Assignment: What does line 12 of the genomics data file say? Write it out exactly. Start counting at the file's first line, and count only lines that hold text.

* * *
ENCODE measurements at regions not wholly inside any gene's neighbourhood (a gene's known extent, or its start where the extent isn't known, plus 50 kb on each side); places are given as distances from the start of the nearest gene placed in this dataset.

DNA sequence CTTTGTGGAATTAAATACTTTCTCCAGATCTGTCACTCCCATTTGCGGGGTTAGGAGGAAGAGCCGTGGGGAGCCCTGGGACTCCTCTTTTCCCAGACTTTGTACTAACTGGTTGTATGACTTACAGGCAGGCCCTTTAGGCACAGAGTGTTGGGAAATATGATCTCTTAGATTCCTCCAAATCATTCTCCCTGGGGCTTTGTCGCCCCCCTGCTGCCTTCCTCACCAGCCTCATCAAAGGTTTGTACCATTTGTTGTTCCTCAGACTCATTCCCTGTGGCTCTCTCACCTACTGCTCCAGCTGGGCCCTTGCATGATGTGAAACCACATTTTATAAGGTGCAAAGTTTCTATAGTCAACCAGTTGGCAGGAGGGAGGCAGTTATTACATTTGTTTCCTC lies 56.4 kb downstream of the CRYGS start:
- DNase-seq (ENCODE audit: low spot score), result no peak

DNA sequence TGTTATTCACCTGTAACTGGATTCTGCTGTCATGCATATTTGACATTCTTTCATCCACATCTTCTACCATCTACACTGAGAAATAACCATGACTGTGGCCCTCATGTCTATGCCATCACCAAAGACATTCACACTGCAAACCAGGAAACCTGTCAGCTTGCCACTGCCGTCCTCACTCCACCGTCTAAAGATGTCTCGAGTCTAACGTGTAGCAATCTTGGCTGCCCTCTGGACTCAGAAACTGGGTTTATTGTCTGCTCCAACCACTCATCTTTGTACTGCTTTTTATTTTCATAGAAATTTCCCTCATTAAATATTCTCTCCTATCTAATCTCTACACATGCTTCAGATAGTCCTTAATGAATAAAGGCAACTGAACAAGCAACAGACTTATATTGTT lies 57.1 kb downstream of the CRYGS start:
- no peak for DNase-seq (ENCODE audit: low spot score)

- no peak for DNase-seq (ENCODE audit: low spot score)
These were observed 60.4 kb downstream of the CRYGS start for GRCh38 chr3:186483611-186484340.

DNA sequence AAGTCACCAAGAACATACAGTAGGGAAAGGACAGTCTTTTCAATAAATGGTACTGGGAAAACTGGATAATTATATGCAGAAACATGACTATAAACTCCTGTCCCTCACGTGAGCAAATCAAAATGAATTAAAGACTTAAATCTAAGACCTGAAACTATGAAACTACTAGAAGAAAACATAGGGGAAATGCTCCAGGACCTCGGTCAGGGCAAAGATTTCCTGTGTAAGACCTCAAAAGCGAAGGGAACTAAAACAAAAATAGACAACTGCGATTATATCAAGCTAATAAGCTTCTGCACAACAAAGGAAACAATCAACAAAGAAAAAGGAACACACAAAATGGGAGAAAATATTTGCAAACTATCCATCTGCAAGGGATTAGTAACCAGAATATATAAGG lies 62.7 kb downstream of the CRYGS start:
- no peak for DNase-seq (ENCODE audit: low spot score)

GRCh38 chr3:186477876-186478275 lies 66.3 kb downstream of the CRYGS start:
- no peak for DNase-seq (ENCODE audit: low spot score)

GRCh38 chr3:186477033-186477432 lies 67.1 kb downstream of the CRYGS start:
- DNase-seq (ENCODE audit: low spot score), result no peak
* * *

GRCh38 chr3:186477033-186477432 lies 67.1 kb downstream of the CRYGS start: